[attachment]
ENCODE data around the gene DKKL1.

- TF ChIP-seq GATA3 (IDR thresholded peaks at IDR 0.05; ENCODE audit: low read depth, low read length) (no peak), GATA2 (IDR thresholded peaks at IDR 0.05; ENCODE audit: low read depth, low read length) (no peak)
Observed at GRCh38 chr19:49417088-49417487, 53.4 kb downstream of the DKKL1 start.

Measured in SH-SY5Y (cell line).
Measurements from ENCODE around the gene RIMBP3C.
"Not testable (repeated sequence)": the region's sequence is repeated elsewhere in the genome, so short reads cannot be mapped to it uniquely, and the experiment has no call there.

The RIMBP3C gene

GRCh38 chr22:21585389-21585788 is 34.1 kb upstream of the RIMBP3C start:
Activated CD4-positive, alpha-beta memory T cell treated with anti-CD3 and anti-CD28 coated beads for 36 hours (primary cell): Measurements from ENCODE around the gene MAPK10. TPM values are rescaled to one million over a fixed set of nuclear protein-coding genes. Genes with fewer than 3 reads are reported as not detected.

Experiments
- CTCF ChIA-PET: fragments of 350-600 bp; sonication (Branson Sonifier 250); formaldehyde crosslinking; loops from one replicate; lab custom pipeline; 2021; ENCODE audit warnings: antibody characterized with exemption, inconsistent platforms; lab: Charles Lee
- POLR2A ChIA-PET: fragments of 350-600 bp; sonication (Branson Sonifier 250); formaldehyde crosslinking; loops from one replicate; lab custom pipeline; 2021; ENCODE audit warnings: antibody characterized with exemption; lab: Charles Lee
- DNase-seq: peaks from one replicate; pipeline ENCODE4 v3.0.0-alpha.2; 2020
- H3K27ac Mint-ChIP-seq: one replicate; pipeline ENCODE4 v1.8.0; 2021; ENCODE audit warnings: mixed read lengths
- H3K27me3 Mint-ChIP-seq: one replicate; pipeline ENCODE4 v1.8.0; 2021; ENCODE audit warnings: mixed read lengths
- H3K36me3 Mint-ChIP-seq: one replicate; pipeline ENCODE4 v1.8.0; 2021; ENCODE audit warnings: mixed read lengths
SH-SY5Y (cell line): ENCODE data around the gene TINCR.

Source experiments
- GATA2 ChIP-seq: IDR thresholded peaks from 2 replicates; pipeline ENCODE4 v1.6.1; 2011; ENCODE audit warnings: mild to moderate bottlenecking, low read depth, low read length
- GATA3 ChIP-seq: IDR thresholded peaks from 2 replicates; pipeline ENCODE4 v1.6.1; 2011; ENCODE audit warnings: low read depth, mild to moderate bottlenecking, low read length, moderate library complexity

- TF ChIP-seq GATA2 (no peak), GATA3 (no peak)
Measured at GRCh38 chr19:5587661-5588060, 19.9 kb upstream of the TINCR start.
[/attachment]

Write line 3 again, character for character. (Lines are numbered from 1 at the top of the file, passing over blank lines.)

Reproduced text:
Observed at GRCh38 chr19:49417088-49417487, 53.4 kb downstream of the DKKL1 start.